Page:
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I've been blacksmithing for years, I really want to try smelting some iron, but cant find any iron ore locally. I'm in north alabama, but I'm on vacation in colorodo for a week. Does anyone know where i can find a few 5 gallon buckets of ore in the denver area, or on the drive home to north alabama? Thanks

Edited by Jeremy Absher
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I'm not sure how helpful this is because I lack any knowledge of smelting. I've lived in North Louisiana since birth and have always called the rocks in the red dirt/clay around here iron ore rocks because everyone called them that. Now, I always found it interesting as a young kid. That interest kicked up a bit once I started blacksmithing. Your post has sorta spiked my interest even more. Maybe I should spend some time in this section of the forum. Always something I wanted to try but just never did.

Anywho, basically all around north louisiana is this red dirt with these rocks in it. In fact, when I was digging a foundation for my power hammer, I took the first shovel to the dirt and it just rebounded right back at me. I basically had to chip through this stuff for 2 feet. That was a pain.

I'm going to include some images from the outside of my shop and maybe someone more knowledgeable about rocks and such could tell me if this would work for smelting. The larger chunks don't seem to be jump to a magnet but if I drag a magnet accross the ground, it will pick up some of the smaller pieces. 

This stuff is everywhere around here. Those big rocks piled up are rocks that we pulled out to get out of the way for some project, can't remember anymore.Rocks2.jpgRocks1.jpgRocks3.jpgRocks4.jpg

 

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I really thought we had a pinned thread on how to find iron ore locations, but I'm not seeing it if we do...

Colorado is notoriously poor in iron ore.  Silver, gold, lead, molybdenum, and tungsten they have, iron not so much.  Northern Alabama, on the other hand, is in the silurian red ore band, which is why Birmingham is where it is.  And Tannehill Furnace, and so on.  I don't have the maps for the ore beds there, but I'm sure they're available from your state geologist.  Be aware that most of the major orebanks are depleted.  Birmingham was importing ore from Brazil at the end of it's time as an ironmaking center.  That doesn't mean there are not still good orebanks around.  Go to  www.mindat.org and search for iron ore in Alabama.  Use the terms limonite, goethite, siderite, hematite, maghemite, and magnetite.  The ore may be bedded along the base of bluffs or occur as float loose in the topsoil.  The float ore is generally better stuff, but harder and messier to get.

Ask around.  University geologists are delighted when someone shows an interest. The Alabama Geological Survey has a bunch of reports on iron ore districts around northern Alabama, go to their website at https://www.gsa.state.al.us/ogb/publications and type "iron ore" in the search window on the left.  There's eight of them, $1.75 apiece.  And it's mostly brown ores, or goethite, the easiest to smelt there is!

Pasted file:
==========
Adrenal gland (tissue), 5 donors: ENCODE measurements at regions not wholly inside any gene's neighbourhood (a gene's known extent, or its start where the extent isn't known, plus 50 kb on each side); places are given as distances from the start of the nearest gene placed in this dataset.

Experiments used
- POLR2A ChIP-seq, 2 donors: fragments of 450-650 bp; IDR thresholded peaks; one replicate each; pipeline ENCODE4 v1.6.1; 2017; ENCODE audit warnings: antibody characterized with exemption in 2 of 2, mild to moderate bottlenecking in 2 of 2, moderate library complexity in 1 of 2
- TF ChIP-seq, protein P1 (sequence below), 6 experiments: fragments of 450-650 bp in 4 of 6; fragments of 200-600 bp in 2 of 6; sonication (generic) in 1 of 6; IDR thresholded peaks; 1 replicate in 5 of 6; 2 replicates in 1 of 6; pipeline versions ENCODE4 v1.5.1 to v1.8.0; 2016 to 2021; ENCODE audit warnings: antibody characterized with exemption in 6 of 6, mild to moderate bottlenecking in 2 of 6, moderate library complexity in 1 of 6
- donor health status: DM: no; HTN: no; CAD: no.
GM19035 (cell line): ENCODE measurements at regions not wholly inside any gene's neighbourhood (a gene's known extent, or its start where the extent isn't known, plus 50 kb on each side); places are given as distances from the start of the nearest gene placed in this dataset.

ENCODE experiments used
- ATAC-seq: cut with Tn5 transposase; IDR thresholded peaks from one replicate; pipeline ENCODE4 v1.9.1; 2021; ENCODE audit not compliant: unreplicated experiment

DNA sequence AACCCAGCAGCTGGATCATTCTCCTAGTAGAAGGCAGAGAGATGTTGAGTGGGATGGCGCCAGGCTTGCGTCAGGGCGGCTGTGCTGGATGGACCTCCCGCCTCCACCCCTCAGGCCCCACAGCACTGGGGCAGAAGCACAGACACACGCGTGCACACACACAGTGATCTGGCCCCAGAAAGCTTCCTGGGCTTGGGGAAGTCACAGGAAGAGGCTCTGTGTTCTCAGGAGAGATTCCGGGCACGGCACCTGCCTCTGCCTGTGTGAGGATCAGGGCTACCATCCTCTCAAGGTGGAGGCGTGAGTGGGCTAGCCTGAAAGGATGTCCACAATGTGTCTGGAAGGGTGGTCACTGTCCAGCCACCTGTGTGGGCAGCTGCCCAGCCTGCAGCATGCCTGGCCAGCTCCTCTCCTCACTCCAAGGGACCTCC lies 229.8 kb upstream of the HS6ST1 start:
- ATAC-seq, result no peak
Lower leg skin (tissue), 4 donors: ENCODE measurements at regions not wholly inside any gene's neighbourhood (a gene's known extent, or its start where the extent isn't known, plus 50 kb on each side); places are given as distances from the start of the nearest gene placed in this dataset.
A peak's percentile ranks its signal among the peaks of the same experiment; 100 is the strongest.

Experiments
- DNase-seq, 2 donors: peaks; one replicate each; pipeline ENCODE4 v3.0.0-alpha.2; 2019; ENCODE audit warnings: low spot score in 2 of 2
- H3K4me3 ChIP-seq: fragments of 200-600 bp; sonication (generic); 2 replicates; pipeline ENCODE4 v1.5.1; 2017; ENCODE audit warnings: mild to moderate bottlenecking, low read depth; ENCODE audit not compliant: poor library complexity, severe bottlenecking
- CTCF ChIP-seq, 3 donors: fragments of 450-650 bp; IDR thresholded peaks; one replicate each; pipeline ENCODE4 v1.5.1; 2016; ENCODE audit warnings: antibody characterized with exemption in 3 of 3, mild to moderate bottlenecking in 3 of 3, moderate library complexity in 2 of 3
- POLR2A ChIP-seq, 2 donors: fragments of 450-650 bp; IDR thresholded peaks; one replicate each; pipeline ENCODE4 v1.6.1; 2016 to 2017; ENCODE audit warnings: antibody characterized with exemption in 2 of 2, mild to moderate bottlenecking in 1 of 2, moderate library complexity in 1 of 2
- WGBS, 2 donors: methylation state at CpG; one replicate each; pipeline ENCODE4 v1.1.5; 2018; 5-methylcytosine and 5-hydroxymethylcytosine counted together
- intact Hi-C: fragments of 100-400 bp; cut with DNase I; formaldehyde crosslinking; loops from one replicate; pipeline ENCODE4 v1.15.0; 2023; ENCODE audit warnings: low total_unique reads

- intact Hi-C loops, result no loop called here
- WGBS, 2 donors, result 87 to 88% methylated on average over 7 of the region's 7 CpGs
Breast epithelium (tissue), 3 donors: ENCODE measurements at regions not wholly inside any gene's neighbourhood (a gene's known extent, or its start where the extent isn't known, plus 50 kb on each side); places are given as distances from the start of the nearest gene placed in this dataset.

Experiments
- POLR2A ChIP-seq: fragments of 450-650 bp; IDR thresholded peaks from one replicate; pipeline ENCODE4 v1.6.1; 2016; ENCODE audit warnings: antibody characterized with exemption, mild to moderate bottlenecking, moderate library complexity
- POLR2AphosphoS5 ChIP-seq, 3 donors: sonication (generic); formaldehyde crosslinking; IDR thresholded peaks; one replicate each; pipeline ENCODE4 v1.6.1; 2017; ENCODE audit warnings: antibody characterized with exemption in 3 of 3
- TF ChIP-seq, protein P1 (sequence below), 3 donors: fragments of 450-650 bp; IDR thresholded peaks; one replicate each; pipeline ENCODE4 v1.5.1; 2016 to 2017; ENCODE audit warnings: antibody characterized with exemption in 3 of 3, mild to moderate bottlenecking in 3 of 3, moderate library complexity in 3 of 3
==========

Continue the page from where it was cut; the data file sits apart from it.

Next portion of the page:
Cody posed while I was typing this, and dude!  That's ore all right!  Looks kind of like siderite, iron carbonate.  Roast some up and see if it turns magnetic!  

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Well, that is encouraging. I feel like I'm about to see just how deep the rabbit hole goes. For some reason, this is a topic I never really researched. Doing a cursory search, I see that for roasting, it looks like I should heat it up to 1500ish and hold for a while. Is this something that would be relatively safe to throw a small piece in the forge just to test it out? I read something about explosions and the like.

Well, seems like I have a ton of reading to do.

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I just throw it in a burn barrel on top of a full charge of wood, and add a slight air blast until the whole thing is reduced to ash.  Dump that out and see if the remaining rocks are magnetic.  An open fire is fine too.  And you can indeed toss a small chunk in the forge for a while to see what happens to it.  Read Lee Sauder's page here http://www.leesauder.com/pdfs/dumplings.pdf to see an ingenious method of testing your ore for iron content.

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I find this website to be more useful for finding locations as well as some information on past workings. The gps coordinates (at least in  my area) are  quite accurate: https://thediggings.com

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I'm not sure about ore, I couldn't find any either. What I did find was a source for pure iron that I had decent luck with.

Not smelting technically, rather orishigane.. But there are similarities between the processes and the end results. As a bonus, it can be done on a much smaller scale.

Not remembering the name of the company off the top of my head, but it's where Louis Mills got all of his iron back in the day.

If your interested let me know and I'll find the contact info.

 

 

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